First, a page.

I am blessed, first to have the family that I do and the fact that I am probably one of the only men in Atlanta who does not have cable and who has never seen basketball house wives or whatever it is called. Meaning I have more time to read and think about issues that are often avoided in American mainstream media on either side of the isle. Over the past few years, in particularly with the election of President Barack Obama and the growing European sovereign debt crisis, I have noticed some uneasy and troubling signings in world politics. I think the war on terror brought all to the surface and things have only continued to grow tenser. For me it started in Finland, with the rise of the True Finns, the right-wing Populist Party who last April, won 19 percent of the vote in Finland. Also there was what happened in Austria when the far-right Freedom Party (FPO), was able to obtain 29 percent of the votes giving their leader; Heinz-Christian Strache (who has been campaigning for months to kick Greece out of the euro zone) is the second-strongest party in Austria and a hard-line neo-Nazi party that desires to legalize Nazi symbols and supports the open belief of scientific racism. Both are considered far right extremists whom politics focus on xenophobic and anti-Islam positions common to the right wing politics across Europe including the British Nationalist Party (BNP). There are still other nations of concern. In Hungary, the Jobbik won nearly 17 percent of the 2010 vote, and is one of two leading opposition parties along with Fidesz, who won an overwhelming Parliamentary majority last year. The conservative Fidesz party of Prime Minister Viktor Orban has passed laws restricting civil rights and basic freedoms that go against the country's EU membership. In Denmark, the Danish People's Party is the nation's third largest political organization, and has pushed Denmark to adopt some of Europe's strictest immigration laws. The British National Party has a policy that restricts membership to 'indigenous British people'. As, Europe falls back into depression, the rise of authoritarianism, fascism, and the hard right wing will continue to grow and become a thorn in the side of US political concerns, in particular how we deal with the impact of these changes to our economy in a global market place. The economy of Europe is in dire straits with little if any growth occurring and extremely high rates of unemployment. Now the wave is continuing across Europe in two of the hardest hit by the recent sovereign debt crisis – Greece and France. In Greece, the Independents (right-wing) and the far-right Greek neo-Nazi Golden Dawn party will hold more than 50 seats in Parliament. This will be the first time in fifty years that the Golden Dawn party will enter parliament. Its leader, Nikolaos Michaloliakos and the party campaigned hard against illegal immigration, and its supporters wear black shirts, and its emblems resemble Nazi insignia. Both Greek party’s reject its bailout commitments and write off its debt. In Greece, the party with the most seats is given the first opportunity to build a coalition government. It continues down the line based on number of members in party until each party is able to accomplish this. If it is not accomplished, the inability to secure a political majority to meet the terms of the second Greek bailout would likely result in a Greek exit from the EU and more financial trouble across the globe. This means that Greece has to approve more than 11 billion Euros in additional budget cuts by the end of June in order to receive the next round of bailout money. Seeing this is the sixth year of the nation’s economic contraction and no one wants to hear the word austerity we may as well expect them to be gone by all accounts. Add to this the election of Socialist Francois Hollande in France. Like Greece who suggests that the election results are a referendum against German austerity policies, France election seems to show the same thing. However, the German government on Monday ruled out reworking the European Union’s fiscal pact despite request for such by French president-elect Francois Hollande. Hollande also states that he wants the very rich to pay 75 percent in income taxes and “plans to hike taxes on companies that distribute profits to shareholders instead of investing in their business.” Although he campaigned on being strong on anti-immigration, he has gone on record saying that he would give residency to illegal immigrants on a case-by-case basis. Hollande will be France’s first socialist president since 1995. His proposed policies as a consequence could have major implications for all of Europe. If history is any indication political turmoil will only grow. Germany’s obsession with austerity and hard money if we recall, is one factor that resulted in the conditions that gave rise to Hitler. We have seen what extremes can occur in the case of Anders Behring Breivik – the self-proclaimed ‘counter-jihadist’. Breivik’s conservatism focused on a xenophobic hatred of Islam and of those groups, notably political parties like the Labor and Socialist Left parties that supported immigration and asylum laws increasing the European Islamic presence.Washington has a serious problem. Tax increases I concert with sever austerity programs I Europe have brought the far right to the front in politics. Obama needs to take heed giving that he is taking the advice of Robert Reich and Paul Krugman, who both favor a large tax increase for the United States. Obama supports their endorsed a 70 percent top marginal tax rate but doing nothing to prevent the $494 billion tax increase set to occur automatically on January 1, 2013, when the Bush-era tax rates expire under current law. Europe’s difficulties are diametric opposition to the response of Washington. The recently proposed Obama budget will send the United States more deeply into debt. Washington needs to pay attention and stop ignoring the seriousness and likely impact of what is happening in European fascist political rise on the US economy. For the reality is that a default by Greece or any other country in the 16-nation Eurozone would be potentially deadly not only for Europe, but America as well.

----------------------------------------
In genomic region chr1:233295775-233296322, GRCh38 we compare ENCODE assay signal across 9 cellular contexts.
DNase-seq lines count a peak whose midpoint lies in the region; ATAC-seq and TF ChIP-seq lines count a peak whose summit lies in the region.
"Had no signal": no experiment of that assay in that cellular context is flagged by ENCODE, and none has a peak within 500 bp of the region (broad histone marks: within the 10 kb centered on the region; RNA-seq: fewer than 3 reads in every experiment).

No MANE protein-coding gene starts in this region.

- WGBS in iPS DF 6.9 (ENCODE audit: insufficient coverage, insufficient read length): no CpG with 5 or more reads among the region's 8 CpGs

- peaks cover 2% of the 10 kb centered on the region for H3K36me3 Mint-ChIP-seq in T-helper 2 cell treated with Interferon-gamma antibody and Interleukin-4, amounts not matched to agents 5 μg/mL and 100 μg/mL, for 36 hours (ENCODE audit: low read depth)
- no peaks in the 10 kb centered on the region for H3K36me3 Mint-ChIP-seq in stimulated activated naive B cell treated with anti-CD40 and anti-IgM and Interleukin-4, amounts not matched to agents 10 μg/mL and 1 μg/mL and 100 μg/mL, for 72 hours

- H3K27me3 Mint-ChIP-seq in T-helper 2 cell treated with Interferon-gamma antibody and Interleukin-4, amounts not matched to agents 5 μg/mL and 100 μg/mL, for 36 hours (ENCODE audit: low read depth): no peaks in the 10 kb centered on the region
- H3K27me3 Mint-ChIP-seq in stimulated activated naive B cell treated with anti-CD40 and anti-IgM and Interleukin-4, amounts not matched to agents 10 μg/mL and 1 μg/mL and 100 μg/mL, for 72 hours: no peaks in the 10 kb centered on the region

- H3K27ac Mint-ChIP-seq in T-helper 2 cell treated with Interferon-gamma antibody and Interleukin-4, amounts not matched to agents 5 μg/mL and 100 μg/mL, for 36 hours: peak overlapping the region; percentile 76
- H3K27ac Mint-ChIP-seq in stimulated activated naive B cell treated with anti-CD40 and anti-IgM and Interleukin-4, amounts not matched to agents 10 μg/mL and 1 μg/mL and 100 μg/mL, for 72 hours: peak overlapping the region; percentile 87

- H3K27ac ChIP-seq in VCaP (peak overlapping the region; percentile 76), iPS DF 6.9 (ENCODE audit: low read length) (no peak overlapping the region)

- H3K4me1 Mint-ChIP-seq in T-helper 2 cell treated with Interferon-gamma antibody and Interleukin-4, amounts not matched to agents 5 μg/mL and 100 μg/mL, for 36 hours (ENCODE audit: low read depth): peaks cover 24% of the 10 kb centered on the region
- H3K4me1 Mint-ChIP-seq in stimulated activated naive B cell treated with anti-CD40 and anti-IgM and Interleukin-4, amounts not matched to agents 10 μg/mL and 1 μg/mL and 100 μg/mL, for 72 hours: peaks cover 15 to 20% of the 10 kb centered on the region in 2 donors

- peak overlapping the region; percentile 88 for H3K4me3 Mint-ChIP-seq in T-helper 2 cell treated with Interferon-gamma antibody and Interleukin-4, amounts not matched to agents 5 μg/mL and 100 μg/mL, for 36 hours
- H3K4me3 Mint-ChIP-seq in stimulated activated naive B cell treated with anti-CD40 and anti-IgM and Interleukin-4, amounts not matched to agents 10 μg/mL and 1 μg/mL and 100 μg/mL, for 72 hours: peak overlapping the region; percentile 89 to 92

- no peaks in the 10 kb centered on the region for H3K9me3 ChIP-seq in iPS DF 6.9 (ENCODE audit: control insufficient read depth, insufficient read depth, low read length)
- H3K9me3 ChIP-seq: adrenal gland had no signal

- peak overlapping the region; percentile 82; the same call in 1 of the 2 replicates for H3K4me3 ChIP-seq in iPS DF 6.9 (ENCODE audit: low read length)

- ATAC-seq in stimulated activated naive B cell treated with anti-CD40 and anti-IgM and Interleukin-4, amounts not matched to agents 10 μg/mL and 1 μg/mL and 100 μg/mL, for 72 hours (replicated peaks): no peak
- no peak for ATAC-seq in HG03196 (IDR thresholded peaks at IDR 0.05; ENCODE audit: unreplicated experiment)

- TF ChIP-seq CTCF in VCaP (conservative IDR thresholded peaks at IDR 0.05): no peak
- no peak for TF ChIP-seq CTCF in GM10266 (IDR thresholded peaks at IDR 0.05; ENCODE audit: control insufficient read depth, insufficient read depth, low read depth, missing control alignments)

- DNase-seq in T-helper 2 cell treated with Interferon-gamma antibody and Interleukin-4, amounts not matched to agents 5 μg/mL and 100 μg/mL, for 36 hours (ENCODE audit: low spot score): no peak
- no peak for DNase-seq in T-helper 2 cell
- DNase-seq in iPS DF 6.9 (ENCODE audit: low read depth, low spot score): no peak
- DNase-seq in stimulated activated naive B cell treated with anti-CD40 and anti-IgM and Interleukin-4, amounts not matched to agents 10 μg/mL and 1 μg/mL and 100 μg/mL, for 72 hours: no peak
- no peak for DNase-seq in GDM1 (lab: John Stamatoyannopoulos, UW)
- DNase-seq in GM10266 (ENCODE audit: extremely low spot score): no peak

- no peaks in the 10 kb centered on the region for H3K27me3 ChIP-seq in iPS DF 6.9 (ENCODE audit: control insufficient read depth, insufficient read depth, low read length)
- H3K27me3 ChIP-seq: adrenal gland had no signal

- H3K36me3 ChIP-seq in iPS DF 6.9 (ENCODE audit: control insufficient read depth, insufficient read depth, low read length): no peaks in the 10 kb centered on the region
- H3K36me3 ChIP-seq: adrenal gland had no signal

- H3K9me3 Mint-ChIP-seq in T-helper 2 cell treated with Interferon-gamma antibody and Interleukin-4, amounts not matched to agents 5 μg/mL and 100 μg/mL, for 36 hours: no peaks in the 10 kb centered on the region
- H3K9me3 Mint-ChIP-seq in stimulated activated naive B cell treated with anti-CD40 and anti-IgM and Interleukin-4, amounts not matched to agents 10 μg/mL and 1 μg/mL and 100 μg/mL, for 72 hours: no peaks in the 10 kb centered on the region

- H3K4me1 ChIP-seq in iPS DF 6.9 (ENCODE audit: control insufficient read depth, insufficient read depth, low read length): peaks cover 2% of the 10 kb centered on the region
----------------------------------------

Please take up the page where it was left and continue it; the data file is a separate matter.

read more: Washington’s New European Concern